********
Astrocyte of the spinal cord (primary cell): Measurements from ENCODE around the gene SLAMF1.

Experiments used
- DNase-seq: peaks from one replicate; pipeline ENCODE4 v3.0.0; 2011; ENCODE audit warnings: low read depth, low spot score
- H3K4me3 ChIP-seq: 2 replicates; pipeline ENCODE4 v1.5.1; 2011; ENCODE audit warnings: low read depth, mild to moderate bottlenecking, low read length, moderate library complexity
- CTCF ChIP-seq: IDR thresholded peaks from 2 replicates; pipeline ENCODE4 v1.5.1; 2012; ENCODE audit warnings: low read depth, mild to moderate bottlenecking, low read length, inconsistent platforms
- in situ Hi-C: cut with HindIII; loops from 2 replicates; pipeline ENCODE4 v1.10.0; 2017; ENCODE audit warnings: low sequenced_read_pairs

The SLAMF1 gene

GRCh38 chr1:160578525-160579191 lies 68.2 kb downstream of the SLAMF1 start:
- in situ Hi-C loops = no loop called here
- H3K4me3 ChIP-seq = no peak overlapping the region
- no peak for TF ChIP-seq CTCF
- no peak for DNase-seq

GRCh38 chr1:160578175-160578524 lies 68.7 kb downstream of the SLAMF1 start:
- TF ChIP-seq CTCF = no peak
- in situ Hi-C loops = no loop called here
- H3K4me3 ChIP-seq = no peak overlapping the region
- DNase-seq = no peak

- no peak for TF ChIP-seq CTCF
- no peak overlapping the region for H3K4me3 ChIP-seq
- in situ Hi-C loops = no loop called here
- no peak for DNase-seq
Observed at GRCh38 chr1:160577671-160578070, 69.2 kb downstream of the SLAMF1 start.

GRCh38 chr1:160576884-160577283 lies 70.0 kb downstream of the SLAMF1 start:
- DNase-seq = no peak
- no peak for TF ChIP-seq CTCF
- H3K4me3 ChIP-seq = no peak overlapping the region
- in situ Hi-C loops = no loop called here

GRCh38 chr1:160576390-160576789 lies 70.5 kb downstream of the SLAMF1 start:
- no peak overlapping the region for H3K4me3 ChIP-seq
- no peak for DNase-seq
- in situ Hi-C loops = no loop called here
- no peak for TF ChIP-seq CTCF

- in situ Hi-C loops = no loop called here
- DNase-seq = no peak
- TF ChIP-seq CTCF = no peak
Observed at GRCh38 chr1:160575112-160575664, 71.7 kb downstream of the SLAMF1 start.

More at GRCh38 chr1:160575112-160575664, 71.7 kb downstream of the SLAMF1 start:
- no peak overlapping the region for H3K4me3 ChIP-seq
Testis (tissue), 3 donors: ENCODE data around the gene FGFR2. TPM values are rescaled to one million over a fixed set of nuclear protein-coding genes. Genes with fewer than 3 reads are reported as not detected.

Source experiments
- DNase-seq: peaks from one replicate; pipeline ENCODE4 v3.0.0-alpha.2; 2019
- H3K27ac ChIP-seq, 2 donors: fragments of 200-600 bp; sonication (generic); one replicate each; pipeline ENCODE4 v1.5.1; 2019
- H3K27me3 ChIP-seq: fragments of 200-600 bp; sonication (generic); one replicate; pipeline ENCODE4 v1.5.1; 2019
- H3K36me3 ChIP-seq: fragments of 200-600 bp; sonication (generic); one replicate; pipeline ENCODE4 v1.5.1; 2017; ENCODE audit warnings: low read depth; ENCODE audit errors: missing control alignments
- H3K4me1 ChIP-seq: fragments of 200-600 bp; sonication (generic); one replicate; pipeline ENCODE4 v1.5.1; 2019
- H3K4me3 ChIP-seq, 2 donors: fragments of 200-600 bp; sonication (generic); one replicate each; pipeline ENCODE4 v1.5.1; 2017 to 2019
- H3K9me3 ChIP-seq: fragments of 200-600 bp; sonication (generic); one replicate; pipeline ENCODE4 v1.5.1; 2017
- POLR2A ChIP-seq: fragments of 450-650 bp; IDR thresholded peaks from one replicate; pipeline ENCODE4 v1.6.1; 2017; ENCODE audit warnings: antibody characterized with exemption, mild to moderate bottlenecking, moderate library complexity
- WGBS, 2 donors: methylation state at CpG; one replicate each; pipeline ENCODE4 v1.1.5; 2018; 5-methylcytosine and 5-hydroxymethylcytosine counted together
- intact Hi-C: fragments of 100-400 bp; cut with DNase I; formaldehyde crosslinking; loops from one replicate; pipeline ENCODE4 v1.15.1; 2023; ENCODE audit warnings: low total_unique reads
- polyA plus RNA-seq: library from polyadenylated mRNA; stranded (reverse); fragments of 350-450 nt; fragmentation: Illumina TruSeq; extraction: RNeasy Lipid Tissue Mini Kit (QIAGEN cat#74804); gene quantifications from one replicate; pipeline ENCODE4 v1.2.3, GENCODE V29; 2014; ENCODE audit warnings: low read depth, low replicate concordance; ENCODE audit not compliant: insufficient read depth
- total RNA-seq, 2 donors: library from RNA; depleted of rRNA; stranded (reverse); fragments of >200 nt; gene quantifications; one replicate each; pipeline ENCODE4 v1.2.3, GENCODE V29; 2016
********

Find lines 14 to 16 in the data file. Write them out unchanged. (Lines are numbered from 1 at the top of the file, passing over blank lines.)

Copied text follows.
- TF ChIP-seq CTCF = no peak
- in situ Hi-C loops = no loop called here
- H3K4me3 ChIP-seq = no peak overlapping the region